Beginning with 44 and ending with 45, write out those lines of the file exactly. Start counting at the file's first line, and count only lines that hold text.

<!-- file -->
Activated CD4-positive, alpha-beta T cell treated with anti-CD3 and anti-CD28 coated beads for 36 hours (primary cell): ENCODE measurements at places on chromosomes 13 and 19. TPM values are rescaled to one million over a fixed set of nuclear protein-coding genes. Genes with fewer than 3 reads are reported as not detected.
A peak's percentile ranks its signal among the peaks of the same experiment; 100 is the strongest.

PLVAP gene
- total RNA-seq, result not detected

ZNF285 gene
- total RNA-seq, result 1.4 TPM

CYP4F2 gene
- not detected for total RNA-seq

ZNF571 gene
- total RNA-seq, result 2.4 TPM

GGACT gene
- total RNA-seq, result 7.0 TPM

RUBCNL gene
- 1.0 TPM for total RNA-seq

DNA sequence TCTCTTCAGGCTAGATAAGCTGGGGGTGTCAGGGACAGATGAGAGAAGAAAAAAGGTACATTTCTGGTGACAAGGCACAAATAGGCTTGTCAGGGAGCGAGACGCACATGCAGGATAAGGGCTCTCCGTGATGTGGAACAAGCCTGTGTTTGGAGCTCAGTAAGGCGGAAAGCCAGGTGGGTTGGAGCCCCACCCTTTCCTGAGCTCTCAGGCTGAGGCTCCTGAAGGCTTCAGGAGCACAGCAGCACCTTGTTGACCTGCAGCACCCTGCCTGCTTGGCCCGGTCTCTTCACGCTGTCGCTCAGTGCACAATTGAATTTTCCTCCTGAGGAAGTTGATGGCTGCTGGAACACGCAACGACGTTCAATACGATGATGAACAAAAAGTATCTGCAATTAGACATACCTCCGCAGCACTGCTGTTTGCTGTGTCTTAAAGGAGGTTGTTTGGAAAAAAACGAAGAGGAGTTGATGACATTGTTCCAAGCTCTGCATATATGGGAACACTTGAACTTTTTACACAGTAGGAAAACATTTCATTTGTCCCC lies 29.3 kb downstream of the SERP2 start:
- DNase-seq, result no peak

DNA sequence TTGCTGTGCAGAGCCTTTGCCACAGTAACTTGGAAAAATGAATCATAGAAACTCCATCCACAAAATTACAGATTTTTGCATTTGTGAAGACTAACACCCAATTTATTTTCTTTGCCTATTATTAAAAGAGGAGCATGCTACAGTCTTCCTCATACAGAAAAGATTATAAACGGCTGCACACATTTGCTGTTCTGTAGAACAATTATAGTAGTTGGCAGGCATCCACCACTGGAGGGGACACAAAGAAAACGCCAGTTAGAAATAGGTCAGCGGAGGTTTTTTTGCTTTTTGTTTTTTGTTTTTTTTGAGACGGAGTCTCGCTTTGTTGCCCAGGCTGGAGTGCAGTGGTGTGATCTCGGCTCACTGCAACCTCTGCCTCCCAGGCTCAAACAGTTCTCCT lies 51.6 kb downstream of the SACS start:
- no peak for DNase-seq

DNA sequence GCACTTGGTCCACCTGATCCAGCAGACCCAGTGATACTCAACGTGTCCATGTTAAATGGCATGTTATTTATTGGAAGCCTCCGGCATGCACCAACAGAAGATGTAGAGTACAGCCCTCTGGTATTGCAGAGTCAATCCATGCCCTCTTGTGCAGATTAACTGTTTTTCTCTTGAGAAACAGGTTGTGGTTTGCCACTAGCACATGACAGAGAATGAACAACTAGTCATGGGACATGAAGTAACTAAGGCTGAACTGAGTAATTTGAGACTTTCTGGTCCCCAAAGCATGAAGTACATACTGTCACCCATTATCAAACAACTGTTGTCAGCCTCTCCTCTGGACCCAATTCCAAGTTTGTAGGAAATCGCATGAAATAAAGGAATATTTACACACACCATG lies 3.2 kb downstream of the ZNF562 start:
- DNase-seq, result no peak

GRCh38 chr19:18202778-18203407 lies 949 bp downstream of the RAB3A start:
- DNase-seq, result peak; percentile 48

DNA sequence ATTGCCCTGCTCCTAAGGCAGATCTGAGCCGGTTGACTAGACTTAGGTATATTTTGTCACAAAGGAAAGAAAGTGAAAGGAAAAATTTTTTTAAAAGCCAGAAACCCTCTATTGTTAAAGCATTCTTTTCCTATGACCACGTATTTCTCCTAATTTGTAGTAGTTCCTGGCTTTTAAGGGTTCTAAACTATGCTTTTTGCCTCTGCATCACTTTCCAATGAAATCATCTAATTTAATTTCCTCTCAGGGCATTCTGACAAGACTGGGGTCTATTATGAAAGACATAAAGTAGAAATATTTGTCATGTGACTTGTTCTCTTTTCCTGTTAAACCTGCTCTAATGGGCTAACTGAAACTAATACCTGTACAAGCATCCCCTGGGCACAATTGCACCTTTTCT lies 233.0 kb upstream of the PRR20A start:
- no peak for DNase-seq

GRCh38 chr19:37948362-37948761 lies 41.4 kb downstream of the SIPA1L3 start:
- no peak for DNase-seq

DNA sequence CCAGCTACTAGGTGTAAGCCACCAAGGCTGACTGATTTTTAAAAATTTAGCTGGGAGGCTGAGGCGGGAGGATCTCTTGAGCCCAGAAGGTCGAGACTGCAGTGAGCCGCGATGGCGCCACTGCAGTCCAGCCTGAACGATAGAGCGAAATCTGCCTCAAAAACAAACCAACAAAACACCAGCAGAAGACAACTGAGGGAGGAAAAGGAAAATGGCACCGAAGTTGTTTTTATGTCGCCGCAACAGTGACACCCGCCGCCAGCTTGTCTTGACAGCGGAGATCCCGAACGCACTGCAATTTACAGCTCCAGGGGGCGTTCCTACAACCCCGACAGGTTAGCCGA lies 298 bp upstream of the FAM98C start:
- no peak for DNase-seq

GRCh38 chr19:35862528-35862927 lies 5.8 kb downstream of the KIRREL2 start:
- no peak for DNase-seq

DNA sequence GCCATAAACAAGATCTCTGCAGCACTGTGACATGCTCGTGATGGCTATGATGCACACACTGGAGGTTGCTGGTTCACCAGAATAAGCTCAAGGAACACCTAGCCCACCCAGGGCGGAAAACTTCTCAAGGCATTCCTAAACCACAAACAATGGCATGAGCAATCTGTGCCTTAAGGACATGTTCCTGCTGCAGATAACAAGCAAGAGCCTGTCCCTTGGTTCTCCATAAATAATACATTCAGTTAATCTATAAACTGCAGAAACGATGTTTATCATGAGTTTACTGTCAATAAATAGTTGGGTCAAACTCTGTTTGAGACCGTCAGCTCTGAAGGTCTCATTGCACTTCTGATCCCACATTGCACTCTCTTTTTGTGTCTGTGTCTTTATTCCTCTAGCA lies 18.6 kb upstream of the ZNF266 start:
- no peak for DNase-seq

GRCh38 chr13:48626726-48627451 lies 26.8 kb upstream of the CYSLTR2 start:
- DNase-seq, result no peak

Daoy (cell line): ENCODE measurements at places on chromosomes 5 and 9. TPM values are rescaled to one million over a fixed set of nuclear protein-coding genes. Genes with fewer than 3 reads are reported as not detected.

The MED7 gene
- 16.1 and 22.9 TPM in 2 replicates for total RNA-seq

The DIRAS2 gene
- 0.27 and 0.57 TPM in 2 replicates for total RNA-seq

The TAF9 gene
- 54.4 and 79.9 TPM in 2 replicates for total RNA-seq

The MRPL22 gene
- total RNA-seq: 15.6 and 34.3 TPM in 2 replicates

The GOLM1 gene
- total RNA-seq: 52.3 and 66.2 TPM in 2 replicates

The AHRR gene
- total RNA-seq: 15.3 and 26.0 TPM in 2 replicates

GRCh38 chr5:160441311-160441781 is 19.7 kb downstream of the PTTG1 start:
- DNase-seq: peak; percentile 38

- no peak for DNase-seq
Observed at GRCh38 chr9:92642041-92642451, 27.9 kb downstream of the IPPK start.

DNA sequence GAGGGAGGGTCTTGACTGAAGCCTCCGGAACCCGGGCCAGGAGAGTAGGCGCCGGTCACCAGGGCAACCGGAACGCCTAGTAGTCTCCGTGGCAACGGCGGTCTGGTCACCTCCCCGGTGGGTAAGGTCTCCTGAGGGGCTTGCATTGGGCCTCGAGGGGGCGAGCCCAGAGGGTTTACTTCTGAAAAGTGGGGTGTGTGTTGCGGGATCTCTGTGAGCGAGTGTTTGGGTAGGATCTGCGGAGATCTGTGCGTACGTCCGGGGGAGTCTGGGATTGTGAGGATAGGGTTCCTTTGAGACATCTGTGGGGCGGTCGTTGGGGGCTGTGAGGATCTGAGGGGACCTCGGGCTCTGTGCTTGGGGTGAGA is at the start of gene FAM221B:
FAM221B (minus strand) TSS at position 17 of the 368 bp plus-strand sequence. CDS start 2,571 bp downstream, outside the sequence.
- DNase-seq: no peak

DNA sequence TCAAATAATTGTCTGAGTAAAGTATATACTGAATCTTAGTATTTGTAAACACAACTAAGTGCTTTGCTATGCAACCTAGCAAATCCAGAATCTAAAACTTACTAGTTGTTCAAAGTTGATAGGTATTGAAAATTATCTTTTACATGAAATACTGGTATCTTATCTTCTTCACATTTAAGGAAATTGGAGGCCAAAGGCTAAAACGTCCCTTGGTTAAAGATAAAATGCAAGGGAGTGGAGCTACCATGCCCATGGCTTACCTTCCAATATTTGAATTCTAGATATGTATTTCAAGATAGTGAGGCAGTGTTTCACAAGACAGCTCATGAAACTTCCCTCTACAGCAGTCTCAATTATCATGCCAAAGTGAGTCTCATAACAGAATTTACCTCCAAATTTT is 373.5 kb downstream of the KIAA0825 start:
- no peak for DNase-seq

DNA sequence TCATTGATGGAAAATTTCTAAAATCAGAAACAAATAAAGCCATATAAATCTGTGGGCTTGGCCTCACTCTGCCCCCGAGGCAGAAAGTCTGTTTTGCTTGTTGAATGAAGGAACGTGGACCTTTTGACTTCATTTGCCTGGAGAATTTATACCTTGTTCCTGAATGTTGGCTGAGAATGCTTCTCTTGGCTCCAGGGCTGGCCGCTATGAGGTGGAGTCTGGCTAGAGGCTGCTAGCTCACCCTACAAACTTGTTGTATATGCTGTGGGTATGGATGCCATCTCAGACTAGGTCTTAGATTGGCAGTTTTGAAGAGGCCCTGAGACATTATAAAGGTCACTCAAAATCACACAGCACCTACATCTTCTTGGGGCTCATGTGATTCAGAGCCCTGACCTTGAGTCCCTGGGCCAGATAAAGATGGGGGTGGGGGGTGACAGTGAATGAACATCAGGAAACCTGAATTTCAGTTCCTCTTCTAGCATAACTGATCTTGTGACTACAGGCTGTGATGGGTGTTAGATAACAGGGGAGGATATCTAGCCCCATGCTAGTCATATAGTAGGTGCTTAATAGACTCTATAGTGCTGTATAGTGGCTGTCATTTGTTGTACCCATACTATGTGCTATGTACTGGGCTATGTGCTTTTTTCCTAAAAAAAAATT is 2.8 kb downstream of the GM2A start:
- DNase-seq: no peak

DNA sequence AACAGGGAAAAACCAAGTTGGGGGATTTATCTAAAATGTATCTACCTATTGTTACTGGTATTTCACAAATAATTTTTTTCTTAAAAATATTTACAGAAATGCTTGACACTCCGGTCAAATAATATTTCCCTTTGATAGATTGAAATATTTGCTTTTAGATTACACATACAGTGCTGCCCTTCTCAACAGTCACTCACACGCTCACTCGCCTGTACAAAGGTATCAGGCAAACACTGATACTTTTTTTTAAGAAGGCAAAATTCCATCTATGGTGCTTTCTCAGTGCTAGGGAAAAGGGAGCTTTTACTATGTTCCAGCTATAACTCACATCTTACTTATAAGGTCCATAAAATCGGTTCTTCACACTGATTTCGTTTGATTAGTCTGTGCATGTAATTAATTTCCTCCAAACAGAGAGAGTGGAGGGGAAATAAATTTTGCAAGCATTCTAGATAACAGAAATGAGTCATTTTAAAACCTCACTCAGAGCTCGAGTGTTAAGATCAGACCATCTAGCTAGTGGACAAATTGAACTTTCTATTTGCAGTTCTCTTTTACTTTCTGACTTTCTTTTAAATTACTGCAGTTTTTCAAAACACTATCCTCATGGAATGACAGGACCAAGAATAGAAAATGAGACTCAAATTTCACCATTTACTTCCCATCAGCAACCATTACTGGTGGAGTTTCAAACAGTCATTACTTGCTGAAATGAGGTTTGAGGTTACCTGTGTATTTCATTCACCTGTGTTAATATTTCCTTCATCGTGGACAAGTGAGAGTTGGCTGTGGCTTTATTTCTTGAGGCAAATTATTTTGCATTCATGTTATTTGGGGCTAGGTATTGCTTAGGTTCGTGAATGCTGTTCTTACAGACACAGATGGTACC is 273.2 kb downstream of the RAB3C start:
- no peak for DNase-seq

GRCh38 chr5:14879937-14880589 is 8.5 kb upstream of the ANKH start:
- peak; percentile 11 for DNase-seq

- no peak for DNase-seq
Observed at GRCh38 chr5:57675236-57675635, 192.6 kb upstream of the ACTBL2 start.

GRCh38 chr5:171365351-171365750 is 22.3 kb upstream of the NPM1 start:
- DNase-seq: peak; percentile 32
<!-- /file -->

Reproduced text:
The GOLM1 gene
- total RNA-seq: 52.3 and 66.2 TPM in 2 replicates